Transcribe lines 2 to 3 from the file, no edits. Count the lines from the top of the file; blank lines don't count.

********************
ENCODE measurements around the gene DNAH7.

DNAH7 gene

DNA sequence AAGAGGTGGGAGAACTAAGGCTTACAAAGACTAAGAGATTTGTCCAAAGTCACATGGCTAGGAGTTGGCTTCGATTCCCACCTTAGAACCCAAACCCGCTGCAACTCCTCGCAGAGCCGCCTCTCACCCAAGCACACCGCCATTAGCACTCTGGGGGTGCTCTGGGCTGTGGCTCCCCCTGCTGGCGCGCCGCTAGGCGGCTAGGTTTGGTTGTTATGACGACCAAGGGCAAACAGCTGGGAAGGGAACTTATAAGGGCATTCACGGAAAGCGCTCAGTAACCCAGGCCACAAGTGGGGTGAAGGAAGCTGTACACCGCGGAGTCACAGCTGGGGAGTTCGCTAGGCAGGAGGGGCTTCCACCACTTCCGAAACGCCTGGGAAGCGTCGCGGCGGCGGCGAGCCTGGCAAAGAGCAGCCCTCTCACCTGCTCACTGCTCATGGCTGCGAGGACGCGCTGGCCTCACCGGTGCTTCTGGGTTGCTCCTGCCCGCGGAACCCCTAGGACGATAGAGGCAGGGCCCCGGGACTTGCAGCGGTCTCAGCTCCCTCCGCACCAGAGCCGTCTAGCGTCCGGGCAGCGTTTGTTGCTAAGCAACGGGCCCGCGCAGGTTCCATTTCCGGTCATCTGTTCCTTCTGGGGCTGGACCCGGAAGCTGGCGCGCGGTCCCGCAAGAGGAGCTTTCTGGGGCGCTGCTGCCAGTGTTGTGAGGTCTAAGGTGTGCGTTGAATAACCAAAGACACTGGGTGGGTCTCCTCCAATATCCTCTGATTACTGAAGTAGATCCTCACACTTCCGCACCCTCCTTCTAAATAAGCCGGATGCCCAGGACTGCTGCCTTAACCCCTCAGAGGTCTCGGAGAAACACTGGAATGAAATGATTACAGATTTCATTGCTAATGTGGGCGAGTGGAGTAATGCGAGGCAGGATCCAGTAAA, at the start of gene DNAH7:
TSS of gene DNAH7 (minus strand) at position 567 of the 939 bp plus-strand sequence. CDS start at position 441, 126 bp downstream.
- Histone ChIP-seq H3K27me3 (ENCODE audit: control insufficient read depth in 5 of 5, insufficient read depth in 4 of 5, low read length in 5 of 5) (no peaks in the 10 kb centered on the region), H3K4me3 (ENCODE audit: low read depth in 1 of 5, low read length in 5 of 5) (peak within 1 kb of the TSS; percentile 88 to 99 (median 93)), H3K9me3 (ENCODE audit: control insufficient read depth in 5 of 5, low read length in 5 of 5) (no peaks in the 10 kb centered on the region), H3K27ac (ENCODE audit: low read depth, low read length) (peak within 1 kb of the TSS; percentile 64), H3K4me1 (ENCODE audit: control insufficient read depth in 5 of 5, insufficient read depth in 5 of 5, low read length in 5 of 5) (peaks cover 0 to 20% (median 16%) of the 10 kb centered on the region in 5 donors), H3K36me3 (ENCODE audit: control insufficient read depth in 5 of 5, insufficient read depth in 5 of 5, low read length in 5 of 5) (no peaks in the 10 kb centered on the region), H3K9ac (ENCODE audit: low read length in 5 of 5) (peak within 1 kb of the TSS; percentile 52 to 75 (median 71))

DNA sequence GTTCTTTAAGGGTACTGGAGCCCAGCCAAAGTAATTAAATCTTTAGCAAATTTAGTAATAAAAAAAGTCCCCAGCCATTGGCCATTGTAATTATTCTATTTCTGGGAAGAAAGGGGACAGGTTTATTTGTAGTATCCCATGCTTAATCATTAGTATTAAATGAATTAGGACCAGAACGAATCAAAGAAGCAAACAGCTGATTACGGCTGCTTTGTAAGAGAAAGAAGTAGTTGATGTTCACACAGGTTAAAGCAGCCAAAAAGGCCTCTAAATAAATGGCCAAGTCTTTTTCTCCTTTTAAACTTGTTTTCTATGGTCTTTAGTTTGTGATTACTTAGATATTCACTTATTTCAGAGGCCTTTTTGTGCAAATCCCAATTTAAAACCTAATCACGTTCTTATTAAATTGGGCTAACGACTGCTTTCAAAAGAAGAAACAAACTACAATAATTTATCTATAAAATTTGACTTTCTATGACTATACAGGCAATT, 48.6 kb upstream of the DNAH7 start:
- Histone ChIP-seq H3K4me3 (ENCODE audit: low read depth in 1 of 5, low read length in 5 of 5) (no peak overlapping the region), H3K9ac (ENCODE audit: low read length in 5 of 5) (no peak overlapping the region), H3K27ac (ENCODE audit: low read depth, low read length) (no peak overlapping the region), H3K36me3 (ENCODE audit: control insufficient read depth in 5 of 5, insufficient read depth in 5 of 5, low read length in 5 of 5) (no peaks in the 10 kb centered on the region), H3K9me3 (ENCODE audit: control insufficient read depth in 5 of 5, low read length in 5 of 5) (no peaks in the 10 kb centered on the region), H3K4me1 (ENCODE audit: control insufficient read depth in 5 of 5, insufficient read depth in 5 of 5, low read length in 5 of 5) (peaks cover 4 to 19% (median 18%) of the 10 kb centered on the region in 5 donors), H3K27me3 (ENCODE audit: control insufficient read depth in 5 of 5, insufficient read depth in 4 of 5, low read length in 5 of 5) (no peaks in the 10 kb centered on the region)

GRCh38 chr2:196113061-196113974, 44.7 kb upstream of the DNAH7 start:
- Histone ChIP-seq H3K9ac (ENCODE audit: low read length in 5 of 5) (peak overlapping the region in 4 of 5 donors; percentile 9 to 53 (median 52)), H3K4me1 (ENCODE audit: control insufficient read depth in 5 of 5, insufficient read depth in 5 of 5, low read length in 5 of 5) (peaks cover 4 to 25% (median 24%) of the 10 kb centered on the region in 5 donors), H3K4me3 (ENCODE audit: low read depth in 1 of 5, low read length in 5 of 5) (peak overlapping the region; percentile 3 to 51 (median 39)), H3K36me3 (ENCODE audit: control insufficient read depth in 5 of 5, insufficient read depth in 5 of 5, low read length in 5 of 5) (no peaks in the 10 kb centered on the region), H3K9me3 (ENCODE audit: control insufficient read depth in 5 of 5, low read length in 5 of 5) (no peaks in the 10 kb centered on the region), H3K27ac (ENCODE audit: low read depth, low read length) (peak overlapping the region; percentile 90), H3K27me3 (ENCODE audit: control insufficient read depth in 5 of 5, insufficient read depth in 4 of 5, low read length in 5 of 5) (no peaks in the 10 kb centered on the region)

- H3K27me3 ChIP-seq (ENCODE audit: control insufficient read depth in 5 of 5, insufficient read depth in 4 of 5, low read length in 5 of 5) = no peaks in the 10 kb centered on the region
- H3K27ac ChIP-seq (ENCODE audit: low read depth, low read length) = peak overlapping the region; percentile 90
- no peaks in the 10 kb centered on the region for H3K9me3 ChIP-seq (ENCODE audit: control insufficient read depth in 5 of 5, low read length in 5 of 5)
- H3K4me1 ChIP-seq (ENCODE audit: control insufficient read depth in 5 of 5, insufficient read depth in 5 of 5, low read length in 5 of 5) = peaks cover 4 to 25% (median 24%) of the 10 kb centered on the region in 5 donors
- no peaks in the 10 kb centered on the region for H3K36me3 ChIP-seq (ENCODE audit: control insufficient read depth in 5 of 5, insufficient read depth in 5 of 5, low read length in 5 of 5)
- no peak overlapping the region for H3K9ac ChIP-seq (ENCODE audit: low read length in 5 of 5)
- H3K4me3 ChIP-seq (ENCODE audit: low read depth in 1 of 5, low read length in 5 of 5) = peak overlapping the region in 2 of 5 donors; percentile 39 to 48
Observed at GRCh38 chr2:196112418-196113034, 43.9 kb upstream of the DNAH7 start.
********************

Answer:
DNAH7 gene

DNA sequence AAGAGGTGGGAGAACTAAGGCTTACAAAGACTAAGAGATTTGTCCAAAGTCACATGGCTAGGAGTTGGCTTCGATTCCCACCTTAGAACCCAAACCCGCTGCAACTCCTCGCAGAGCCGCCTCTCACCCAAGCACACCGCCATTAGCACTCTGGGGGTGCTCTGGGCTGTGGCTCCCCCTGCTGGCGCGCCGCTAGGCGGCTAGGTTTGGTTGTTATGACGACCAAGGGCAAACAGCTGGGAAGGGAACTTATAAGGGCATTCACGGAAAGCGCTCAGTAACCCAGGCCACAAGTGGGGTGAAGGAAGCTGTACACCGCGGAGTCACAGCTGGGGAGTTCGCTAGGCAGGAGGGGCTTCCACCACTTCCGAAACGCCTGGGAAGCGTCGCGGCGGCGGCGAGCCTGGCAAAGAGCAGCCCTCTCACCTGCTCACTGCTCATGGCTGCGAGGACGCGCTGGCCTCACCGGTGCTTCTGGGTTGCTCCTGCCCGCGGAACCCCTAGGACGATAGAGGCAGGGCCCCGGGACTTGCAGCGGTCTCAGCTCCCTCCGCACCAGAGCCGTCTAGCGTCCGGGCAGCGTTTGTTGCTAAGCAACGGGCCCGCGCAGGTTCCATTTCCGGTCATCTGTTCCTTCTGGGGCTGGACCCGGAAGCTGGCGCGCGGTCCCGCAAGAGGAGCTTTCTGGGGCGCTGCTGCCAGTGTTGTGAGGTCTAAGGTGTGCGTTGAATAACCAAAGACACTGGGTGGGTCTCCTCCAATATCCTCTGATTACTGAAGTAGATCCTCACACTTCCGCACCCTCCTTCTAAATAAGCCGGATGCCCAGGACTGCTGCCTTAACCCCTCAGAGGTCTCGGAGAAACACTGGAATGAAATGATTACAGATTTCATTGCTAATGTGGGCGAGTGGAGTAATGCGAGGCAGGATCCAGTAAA, at the start of gene DNAH7: